Tibetan traditions, stories in Whistler 

Wisdom, tradition and the story behind the pictures

Who: Victor Chan and Brian Harris

What: Himalayan Visions

Where: MY Millennium Place

When: Saturday, Jan. 29, 7:30 p.m.

Tickets: $15 through Ticketmaster or at the door

In a world where everything, particularly technology, is changing so fast how do we preserve parts of our culture that won’t move with the times?

On a continent where basketball players can earn tens of millions, how do people justify charitable jobs that are often thankless?

And what does it really mean to be "inward looking" and "selfless"?

These questions are generally not daily concerns for most North Americans, but for Tibetans they are vital issues, which are affecting thousand year old traditions.

In an effort to describe some of what Tibetans are facing and to highlight how many of these issues are relevant in our lives, Victor Chan and Brian Harris will be making presentations in a show called Himalayan Visions at Maurice Young Millennium Place on Saturday.

Chan is renown for organizing the Dalai Lama’s visit to Vancouver last year, which also involved Nobel Peace Prize laureates Shirin Ebadi and Desmond Tutu.

Chan, who works in B.C. at the Asian Institute of Research, first met with Tibet’s spiritual leader after being kidnapped in Afghanistan. One of his "kidnapped" companions was a student of Tibetan Buddhism and was on her way to interview the exiled Dalai Lama in northern India. Chan followed her and then from 1984 to 1988, he made 11 return trips to Tibet, which resulted in a huge book, entitled Tibet Handbook: A Pilgrimage Guide. This year Chan has released another book about the Dalai Lama, entitled Wisdom and Forgiveness.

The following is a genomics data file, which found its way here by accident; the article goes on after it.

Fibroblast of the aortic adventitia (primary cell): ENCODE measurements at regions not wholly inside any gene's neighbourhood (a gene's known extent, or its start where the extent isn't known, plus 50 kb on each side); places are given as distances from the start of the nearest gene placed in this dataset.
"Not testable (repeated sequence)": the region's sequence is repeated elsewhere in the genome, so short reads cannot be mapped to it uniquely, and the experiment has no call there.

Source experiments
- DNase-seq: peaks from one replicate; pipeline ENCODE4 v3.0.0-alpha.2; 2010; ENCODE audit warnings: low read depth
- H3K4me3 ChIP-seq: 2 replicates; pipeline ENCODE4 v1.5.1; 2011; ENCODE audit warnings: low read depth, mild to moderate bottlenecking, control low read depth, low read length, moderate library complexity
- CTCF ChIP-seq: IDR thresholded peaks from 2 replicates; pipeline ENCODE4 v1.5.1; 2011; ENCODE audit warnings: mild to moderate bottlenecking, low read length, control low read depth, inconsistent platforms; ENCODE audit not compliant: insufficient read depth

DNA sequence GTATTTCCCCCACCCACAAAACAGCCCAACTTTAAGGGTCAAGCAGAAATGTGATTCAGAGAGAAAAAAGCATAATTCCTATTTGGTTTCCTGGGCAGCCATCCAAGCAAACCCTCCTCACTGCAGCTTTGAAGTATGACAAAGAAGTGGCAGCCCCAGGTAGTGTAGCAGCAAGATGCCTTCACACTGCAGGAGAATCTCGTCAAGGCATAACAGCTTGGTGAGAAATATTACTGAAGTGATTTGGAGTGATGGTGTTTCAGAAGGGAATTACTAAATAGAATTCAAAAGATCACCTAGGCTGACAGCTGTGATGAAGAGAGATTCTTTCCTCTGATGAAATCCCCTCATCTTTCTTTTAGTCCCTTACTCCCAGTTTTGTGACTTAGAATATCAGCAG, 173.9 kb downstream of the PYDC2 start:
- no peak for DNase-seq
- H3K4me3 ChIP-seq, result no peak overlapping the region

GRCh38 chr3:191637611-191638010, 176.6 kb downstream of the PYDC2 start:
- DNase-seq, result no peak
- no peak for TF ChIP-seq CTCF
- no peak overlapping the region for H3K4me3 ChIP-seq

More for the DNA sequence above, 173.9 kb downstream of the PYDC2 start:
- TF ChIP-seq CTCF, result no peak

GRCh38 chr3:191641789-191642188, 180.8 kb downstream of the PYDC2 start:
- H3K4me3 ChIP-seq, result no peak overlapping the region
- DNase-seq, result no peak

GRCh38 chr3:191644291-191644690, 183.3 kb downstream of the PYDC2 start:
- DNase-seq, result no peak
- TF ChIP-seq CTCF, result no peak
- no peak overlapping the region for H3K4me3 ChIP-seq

Like Chan, Brian Harris has spent a lot of time in Tibet but he has recorded his experiences with a camera. Harris loves photography but is equally passionate about telling the stories behind his pictures.

"I think what happens is that because we live in a society and a culture that doesn’t have many of their (Tibetan) traditional qualities and values, we tend to look on these cultures with rose-coloured glasses and actually miss a lot of the really profound beauty of it," said Harris.

Harris is also a charity worker for Seva and has made a decision to live his life according to Buddhist traditions, which include a tradition based on giving.

Seva is an organization that restores eyesight to people living in the second and Third World. Harris has raised approximately $500,000 for Seva through his photography.

"In the show I try to talk about the other side of the picture to bring out a more complex understanding of society," he said.

One of the sub-texts of Harris’s presentation is that many Tibetan traditions are disappearing.

"If we only go back 50 years, a Tibetan child would be born into a family and in those days one in every three boys would become a monk," said Harris. "So there were thousands of monasteries in Tibet and most things in Tibet has a religious meaning.

"But in the last 50 years some profound things have occurred; such as the Chinese Cultural Revolution and the almost complete imposition of ideologies and a kind of technological phenomena which changes people’s perspectives of where they are in the cosmos.

"There’s no doubt that their traditional culture is almost gone."

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